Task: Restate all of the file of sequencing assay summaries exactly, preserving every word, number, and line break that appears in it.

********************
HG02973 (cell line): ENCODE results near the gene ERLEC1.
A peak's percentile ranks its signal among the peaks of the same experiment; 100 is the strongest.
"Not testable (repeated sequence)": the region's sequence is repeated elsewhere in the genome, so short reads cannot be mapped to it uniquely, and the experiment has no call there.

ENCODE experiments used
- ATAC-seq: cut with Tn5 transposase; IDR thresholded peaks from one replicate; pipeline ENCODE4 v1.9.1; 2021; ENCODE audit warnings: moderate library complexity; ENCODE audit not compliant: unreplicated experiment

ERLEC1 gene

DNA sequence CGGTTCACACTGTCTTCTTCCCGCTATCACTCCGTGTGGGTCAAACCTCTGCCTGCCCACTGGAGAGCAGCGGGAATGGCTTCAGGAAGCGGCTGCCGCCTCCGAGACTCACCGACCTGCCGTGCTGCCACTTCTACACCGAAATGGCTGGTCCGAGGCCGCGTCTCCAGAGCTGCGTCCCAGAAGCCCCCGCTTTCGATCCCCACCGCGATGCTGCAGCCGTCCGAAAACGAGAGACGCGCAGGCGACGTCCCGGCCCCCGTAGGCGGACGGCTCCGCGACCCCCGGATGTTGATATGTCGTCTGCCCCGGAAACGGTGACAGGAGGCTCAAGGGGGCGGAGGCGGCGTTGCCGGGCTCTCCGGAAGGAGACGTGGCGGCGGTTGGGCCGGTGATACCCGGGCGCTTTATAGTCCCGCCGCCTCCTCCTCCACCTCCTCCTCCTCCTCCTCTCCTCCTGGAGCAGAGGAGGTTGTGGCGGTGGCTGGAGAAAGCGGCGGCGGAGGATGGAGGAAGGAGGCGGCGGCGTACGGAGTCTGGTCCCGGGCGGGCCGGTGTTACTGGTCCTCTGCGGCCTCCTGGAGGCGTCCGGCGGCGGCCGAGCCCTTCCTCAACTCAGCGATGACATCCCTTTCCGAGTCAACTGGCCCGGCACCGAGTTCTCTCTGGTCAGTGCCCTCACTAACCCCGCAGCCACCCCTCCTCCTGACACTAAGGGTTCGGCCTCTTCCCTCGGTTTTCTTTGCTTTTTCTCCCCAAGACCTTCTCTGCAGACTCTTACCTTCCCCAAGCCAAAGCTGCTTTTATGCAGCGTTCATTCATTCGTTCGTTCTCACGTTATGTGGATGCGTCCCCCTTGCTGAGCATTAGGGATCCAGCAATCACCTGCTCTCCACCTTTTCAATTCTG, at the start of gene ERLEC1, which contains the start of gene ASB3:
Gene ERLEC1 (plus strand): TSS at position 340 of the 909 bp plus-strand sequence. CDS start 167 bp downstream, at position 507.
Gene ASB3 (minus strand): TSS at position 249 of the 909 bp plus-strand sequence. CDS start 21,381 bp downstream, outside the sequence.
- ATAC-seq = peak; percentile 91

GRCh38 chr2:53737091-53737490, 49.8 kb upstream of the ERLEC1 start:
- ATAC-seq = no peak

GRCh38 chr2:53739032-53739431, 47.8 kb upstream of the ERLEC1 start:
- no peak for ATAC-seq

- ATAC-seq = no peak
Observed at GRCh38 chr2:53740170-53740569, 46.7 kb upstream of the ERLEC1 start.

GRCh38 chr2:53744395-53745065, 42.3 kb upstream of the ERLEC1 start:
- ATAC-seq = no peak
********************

HG02973 (cell line): ENCODE results near the gene ERLEC1.
A peak's percentile ranks its signal among the peaks of the same experiment; 100 is the strongest.
"Not testable (repeated sequence)": the region's sequence is repeated elsewhere in the genome, so short reads cannot be mapped to it uniquely, and the experiment has no call there.

ENCODE experiments used
- ATAC-seq: cut with Tn5 transposase; IDR thresholded peaks from one replicate; pipeline ENCODE4 v1.9.1; 2021; ENCODE audit warnings: moderate library complexity; ENCODE audit not compliant: unreplicated experiment

ERLEC1 gene

DNA sequence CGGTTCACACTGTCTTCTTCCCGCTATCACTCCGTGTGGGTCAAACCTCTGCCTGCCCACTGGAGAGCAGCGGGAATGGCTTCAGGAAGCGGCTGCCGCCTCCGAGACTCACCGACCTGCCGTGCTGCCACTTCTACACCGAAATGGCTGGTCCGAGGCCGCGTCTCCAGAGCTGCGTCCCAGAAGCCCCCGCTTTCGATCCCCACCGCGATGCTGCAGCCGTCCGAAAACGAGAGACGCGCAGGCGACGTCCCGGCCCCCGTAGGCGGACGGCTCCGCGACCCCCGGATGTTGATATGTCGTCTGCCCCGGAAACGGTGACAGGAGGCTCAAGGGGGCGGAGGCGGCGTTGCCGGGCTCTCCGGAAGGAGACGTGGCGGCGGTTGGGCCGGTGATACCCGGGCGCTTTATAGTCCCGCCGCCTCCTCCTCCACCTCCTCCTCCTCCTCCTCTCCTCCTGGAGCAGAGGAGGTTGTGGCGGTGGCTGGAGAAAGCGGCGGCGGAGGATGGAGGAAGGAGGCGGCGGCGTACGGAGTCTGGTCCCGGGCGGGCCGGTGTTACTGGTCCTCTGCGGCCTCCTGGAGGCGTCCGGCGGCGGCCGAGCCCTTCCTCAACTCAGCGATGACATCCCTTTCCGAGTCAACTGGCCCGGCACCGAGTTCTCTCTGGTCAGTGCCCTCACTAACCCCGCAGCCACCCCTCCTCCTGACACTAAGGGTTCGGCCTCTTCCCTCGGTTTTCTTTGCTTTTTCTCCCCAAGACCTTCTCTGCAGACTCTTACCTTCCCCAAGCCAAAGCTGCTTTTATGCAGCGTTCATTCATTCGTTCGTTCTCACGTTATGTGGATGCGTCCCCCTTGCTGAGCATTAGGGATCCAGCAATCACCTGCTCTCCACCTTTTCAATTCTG, at the start of gene ERLEC1, which contains the start of gene ASB3:
Gene ERLEC1 (plus strand): TSS at position 340 of the 909 bp plus-strand sequence. CDS start 167 bp downstream, at position 507.
Gene ASB3 (minus strand): TSS at position 249 of the 909 bp plus-strand sequence. CDS start 21,381 bp downstream, outside the sequence.
- ATAC-seq = peak; percentile 91

GRCh38 chr2:53737091-53737490, 49.8 kb upstream of the ERLEC1 start:
- ATAC-seq = no peak

GRCh38 chr2:53739032-53739431, 47.8 kb upstream of the ERLEC1 start:
- no peak for ATAC-seq

- ATAC-seq = no peak
Observed at GRCh38 chr2:53740170-53740569, 46.7 kb upstream of the ERLEC1 start.

GRCh38 chr2:53744395-53745065, 42.3 kb upstream of the ERLEC1 start:
- ATAC-seq = no peak